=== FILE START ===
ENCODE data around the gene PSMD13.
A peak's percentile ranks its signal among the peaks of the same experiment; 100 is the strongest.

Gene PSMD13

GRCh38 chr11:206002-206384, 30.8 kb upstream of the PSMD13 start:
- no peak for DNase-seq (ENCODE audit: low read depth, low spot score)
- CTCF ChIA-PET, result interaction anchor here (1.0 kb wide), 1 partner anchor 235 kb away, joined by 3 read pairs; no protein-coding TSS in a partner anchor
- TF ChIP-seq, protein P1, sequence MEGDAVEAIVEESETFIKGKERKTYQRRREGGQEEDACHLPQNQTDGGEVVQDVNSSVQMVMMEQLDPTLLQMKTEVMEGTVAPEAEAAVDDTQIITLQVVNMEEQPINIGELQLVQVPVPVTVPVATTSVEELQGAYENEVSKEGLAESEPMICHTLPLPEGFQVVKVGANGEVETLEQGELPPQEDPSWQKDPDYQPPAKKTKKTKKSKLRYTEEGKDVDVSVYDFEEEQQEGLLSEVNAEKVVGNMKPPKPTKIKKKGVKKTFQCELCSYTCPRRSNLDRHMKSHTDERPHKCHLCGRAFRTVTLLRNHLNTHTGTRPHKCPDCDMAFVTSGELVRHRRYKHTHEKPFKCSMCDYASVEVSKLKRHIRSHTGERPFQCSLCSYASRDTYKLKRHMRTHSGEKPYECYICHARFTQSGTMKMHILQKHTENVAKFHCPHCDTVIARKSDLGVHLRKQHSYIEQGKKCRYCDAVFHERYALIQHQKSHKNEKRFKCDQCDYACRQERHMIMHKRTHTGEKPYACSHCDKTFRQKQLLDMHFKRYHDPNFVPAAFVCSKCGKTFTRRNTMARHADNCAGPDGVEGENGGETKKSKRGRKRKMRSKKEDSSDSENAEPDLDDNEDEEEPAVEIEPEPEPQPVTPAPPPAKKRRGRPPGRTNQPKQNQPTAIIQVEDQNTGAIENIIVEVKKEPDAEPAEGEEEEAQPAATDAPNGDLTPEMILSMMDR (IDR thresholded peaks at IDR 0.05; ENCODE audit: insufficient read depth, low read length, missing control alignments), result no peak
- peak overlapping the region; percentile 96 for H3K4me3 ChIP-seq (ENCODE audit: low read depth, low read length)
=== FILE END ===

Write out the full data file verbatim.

ENCODE data around the gene PSMD13.
A peak's percentile ranks its signal among the peaks of the same experiment; 100 is the strongest.

Gene PSMD13

GRCh38 chr11:206002-206384, 30.8 kb upstream of the PSMD13 start:
- no peak for DNase-seq (ENCODE audit: low read depth, low spot score)
- CTCF ChIA-PET, result interaction anchor here (1.0 kb wide), 1 partner anchor 235 kb away, joined by 3 read pairs; no protein-coding TSS in a partner anchor
- TF ChIP-seq, protein P1, sequence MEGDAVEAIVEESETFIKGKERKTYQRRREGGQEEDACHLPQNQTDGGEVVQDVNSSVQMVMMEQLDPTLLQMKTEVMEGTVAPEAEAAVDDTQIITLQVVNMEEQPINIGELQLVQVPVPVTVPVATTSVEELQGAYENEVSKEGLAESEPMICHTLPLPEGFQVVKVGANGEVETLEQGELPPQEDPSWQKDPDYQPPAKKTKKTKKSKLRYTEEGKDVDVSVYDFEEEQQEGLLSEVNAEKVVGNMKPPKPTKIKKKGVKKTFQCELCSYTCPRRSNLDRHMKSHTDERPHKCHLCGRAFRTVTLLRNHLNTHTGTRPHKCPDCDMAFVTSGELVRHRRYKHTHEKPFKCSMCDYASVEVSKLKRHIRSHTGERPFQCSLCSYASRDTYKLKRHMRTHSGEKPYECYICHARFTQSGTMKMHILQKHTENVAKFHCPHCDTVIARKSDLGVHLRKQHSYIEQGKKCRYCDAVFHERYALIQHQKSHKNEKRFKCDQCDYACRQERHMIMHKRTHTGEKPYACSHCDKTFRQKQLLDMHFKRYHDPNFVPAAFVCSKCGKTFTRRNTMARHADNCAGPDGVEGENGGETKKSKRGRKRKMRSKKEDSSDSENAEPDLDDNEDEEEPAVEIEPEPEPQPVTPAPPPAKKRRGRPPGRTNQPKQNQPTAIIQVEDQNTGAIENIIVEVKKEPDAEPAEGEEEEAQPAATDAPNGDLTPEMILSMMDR (IDR thresholded peaks at IDR 0.05; ENCODE audit: insufficient read depth, low read length, missing control alignments), result no peak
- peak overlapping the region; percentile 96 for H3K4me3 ChIP-seq (ENCODE audit: low read depth, low read length)